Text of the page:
And it's not just for the chair makers either. Developed by Patrick Edwards, one of America's best marquetry experts it is the ants pants for veneering ( and all manner of other furniture making applications! ) and it's about the only glue around that is reversible too. I could waffle on for ever about how good it is, but instead, see for yourself by heading to their website - Old Brown Glue

So if your in the area, stop in and get yourself and bottle.

Oh, the old grey mare, she ain't what she used to be, ain't what she used to be...........

Sunday, 24 March 2013

From bands into boxes.

This afternoon saw six prospective new box makers fit and finish the tops and bases of their 3 Shaker oval boxes on the second day of our box making course. As I mentioned in a recent post, oval boxes are a very simple form but they are certainly more than the sum or their four parts. Despite the odd delamination of a band here and a copper tack skewing off track there, everyone took home three fine looking boxes. A testament to their hard work over the weekend and attention to detail. 

Good friend Tim came up also and got in on the spirit of things, making 3 great boxes too. 

     Tim's three boxes, with Spalted Ash, Spalted Sassafras and Blackwood tops

                                      Six happy box makers...with a smallish Rundell in the front.

All in all a successful weekends work with about 22 boxes made over the 2 half days. Enough to make me want to get straight back in to the workshop in the morning and make a batch for myself. But that will have to wait as starting tomorrow I'll be teaching a local how to make a Continuous Arm Chair instead....but I'm sure I'll be enjoying that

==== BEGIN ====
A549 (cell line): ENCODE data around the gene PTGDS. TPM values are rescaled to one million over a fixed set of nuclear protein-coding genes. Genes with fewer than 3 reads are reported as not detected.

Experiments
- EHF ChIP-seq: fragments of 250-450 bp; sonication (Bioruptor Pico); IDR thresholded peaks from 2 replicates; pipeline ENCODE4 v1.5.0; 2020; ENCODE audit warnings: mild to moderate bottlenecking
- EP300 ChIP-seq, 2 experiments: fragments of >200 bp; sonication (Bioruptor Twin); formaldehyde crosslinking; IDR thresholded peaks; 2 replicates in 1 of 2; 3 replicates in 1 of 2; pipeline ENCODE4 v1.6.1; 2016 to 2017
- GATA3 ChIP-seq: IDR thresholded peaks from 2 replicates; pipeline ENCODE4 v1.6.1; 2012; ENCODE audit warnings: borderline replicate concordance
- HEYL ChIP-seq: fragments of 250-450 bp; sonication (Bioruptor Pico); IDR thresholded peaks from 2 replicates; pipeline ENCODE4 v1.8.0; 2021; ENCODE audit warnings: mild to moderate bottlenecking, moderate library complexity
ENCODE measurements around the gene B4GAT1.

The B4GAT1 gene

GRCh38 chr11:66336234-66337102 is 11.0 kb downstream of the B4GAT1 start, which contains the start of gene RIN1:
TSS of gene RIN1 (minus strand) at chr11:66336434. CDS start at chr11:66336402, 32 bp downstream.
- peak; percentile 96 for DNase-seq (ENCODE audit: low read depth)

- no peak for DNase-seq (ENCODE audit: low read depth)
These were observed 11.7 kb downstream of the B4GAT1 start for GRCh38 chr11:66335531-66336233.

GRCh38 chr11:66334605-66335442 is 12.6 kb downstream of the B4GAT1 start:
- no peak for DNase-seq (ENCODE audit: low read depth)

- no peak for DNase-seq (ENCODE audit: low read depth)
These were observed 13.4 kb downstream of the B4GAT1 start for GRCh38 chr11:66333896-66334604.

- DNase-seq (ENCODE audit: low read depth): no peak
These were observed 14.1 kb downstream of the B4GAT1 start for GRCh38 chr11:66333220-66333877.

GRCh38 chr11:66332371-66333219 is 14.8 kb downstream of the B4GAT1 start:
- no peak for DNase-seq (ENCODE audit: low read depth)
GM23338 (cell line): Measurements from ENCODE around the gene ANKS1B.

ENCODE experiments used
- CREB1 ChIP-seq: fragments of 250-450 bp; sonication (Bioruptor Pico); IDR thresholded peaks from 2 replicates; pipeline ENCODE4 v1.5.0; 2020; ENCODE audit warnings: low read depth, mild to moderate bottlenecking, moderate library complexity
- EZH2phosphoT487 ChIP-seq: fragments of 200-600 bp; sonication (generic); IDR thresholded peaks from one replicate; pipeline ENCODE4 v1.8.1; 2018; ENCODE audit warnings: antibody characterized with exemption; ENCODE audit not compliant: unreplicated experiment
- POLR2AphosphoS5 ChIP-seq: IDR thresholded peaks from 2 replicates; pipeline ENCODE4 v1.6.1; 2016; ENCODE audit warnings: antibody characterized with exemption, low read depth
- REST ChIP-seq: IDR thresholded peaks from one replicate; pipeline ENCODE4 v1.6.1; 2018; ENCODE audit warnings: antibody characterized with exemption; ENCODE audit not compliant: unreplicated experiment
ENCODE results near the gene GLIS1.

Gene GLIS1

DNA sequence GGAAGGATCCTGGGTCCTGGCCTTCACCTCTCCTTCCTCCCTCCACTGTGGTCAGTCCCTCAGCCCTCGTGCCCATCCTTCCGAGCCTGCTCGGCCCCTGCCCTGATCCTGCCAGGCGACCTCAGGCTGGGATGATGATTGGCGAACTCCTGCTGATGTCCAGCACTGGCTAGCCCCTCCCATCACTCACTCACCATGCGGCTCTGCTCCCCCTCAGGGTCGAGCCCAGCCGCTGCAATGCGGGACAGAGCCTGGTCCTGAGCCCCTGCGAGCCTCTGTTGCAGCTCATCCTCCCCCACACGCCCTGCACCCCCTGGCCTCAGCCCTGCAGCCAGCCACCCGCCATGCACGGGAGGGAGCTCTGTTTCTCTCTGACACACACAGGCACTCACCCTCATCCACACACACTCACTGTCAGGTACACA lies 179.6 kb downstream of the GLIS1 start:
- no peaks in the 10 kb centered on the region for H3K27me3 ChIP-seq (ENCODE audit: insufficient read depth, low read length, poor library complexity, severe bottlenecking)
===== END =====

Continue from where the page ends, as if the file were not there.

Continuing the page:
just the same!

Tuesday, 19 March 2013

The George Thwaites Tool Chest - Part II

Some of you who have been following my blog may recall the post about the tool chest of George Thwaites, one of Melbourne's first and most regarded colonial furniture makers. If you haven't seen it, you can read about it here.

George's Chest made the journey to Kyneton with us a little over 18 months ago and has been stored safely since. Time and commitments have meant that I rarely get a chance to do anything but steal a glance at it on occasion. That was until today, when Rob and Libby La Nauze came to visit both me and the chest. I had met the La Nauze's about 8 months ago when they were among a group of George's relatives and other interested parties who came and had a brief look at the chest one morning. Libby is a direct descendant of George.